Christmas 2010 was the first year I decided to include a little handmade surprise in our holiday cards and I was ridiculously excited about the project.
Since it had to fit inside a card, it needed to be flat, so I decided on a round shape with a little cap to look like the top of an ornament ball. I had to make at least 45 for my Christmas card list so I wanted to keep it very simple. (As you'll see, I managed to complicate it anyway!)
I started in early December, which was plenty of time for a novice crafter like I was at that point. I used a family photo taken by the wonderful Kristi Lloyd around my daughter's first birthday.
This was pretty easy to make, and would have been even easier (and neater!) if I had used my Silhouette machine to cut out the ornament circles. Since my machine was brand new, I hadn't realized how perfect it was for repetitive jobs like this.
I also ended up mailing them out before realizing I hadn't photographed this project, so I was left with the one wonky one I saved for myself - you can see that the top is crooked, the circles don't quite match up, etc. I promise that the others had fewer imperfections :)
I'm sharing my process, which was WAY more complex than it needed to be - something I've learned over time and hundreds of craft projects since!
- Using the Martha Stewart Circle Cutter tool, I cut two 3.5 inch diameter circles for each ornament - one in holiday themed patterned paper and one in plain cardstock for the backing.
- I printed the photos wallet-sized on 8.5 x 11" photo paper through Windows Photo Viewer and cut each one to about 2" square with a punch.
- I used my Fiskars squeeze corner rounder punch to round the edges of each photo. This takes a while when you have 45+ photos!
- I stuck the patterned paper circles to the cardstock circles using Mod Podge Decoupage Glue. Double-sided tape would have worked also and probably would have saved some drying time.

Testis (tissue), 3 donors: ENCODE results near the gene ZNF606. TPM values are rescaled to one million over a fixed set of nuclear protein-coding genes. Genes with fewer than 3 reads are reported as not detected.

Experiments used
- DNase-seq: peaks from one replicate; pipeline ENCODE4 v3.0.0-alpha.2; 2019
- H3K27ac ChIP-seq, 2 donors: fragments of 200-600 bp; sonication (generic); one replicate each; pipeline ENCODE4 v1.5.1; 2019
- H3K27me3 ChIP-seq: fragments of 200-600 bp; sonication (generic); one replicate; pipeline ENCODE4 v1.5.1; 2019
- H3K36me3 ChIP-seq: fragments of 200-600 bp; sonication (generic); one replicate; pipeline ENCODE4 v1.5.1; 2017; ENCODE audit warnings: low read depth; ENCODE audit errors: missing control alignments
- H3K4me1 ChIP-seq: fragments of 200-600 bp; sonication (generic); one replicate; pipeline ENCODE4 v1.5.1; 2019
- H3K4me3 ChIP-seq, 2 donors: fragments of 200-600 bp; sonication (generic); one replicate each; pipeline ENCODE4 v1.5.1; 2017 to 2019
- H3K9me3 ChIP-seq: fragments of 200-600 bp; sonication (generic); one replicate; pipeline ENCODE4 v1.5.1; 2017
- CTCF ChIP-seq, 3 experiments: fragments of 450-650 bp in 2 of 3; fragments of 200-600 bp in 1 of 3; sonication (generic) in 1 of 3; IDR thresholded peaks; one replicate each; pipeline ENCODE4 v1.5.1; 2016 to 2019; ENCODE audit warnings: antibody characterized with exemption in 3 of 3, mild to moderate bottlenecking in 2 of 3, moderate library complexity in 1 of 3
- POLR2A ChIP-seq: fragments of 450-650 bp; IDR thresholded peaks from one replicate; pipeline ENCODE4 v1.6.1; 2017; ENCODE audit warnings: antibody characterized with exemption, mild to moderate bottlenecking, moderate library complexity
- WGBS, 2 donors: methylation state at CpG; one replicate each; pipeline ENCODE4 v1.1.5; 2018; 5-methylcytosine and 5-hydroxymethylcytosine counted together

- I used double-sided tape to adhere the photo to the patterned paper side of the ornament (once the glue was dry on the ornaments, about a day later just to be sure!)
- I used the Silhouette machine's software to design the ornament top - it's a rectangle welded to a circle, with another circle inside. I set up the machine to cut out all 45 of these on one sheet of cardstock, while I sat back and had a diet Coke.
- I covered both sides of each ornament top with some matte Mod Podge decoupage glue, to strengthen them. In retrospect, I'm not sure this was really necessary since the cardstock I used was pretty sturdy.
- I stapled the ornament top to the ornament with a colored staple. They were surprisingly hard to find, but I eventually tracked them down at Michael's.
- Using embroidery floss, I tied a small loop to each one so the recipients could attach an ornament hook.
- Use a Xyron machine, or just strong double-stick tape to adhere everything
- Use an electronic die-cutting system if you've got one to cut circles quickly and more accurately
- Skip using Mod Podge to "strengthen" cardstock on simple projects like these. Plain heavy cardstock should be fine, or use a clear page reinforcement if it's the right side.
- Use Photoshop Elements to place the photos in the *exact* size needed on the page, then you only need simple cutting and corner rounding.
- Write your last name and year on the back so you and others can remember your cute project long into the future. (Assuming they don't immediately recycle it...)
- Make at least one extra to keep for yourself!
- Don't sweat the small mistakes - people will be charmed by the fact that you made them something. Unless they're super-critical and mean. In which case, they don't deserve one anyway!
- When making a bunch of the same design, do it assembly-line style after making the first proof-of-concept: cut all circles, glue all, staple all, etc.
Now that I've got more experience with paper crafts, I think this project would only take a few hours with the help of my Silhouette Cameo machine. I'd also design it so the patterned paper "framed" the photo and would have inserted the ornament top between the two sheets of paper. I'd also print a greeting on the back of the ornaments using the very cool Silhouette Print and Cut feature - oh the possibilities :)